Scalable NUMA-aware Blocking Synchronization Primitives

This proposal has been rejected.


One Line Summary

A scalable mutex and rwsem design for large multicore machines.


Application scalability is a critical aspect to efficiently use NUMA machines with many cores. To achieve that, various techniques ranging from task placement to data sharding are used in practice. However, from an operating system’s perspective, these techniques often do not work as expected because various subsystems in the OS interact
and share data structures among themselves, resulting in scalability bottlenecks. Although current OSes attempt to tackle this problem
by introducing a wide range of synchronization primitives such as spinlock and mutex, the widely-used synchronization mechanisms are not designed to handle both under- and over-subscribed scenarios in a scalable manner. In particular, the current blocking synchronization primitives that are designed to address both scenarios are NUMA oblivious, meaning that they suffer from cache line contention in an under-subscribed situation, and even worse, inherently spur long scheduler intervention, which leads to sub-optimal performance in an over-subscribed situation.

In this work, we present several design choices to implement scalable blocking synchronization primitives that can address both under-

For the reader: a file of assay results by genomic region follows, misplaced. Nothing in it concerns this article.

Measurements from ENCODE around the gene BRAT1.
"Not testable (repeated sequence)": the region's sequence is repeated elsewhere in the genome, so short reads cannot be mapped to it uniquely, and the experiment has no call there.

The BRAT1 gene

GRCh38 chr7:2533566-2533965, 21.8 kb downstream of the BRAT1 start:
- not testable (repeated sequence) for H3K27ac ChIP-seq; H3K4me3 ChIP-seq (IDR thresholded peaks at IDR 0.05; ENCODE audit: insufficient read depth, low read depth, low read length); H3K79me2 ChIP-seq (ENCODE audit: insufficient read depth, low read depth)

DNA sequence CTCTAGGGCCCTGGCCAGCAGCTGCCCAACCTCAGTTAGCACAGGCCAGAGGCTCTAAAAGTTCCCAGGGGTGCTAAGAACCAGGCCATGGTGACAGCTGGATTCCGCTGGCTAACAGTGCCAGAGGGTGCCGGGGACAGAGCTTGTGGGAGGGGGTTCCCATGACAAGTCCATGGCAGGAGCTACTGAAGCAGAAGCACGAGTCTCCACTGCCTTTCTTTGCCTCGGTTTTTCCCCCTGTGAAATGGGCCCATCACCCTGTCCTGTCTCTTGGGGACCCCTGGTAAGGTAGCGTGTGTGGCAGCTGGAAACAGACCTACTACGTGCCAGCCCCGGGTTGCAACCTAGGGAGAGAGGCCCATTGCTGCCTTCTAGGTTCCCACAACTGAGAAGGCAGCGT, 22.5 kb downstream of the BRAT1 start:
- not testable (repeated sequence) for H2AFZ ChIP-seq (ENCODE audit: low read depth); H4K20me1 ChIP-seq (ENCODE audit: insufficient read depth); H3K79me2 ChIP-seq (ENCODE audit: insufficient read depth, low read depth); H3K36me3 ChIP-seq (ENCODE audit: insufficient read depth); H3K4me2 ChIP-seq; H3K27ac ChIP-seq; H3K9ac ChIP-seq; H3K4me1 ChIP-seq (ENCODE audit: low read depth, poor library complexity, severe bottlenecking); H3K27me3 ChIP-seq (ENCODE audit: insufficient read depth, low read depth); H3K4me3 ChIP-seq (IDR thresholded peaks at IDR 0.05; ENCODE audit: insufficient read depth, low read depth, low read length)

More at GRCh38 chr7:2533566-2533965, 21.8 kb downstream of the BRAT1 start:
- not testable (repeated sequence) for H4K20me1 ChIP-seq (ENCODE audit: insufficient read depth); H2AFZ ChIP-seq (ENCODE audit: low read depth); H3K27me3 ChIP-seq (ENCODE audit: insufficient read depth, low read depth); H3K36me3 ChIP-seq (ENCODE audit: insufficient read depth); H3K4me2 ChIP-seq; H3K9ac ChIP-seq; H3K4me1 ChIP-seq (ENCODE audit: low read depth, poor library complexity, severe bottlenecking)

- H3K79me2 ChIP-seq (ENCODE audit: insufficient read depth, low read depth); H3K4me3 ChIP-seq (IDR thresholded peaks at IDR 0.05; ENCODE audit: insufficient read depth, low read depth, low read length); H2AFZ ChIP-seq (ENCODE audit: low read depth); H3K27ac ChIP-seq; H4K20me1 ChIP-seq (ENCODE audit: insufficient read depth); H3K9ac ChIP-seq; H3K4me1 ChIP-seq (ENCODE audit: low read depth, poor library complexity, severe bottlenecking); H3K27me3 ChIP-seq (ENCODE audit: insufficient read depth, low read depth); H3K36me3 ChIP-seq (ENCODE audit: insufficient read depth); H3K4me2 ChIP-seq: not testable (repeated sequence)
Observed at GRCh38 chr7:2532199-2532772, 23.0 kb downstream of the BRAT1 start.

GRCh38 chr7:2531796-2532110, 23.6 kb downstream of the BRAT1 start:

and over-subscribed scenarios. Such design decisions include memory-efficient NUMA-aware locks (favorable for deployment) and scheduling-aware, scalable parking and wake-up strategies. To validate our design choices, we implement two new blocking synchronization primitives, which are variants of mutex and reader-writer semaphore
in the Linux kernel. Our evaluation results show that the new locks can improve the application performance by 1.2—1.6X, and some of the file system operations by as much as 4.7X, in both under- and over-subscribed scenarios. These new locks use 1.5—10X less memory than state-of-the-art NUMA-aware locks on 120-core machine.


scheduler, mutex, rwsem


  • Sanidhya Kashyap

    Georgia Institute of Technology


    Sanidhya Kashyap is a 3rd year PhD student at Georgia Institute of Technology who spends time trying to look at the scalability aspect of the Linux kernel and other concurrent applications.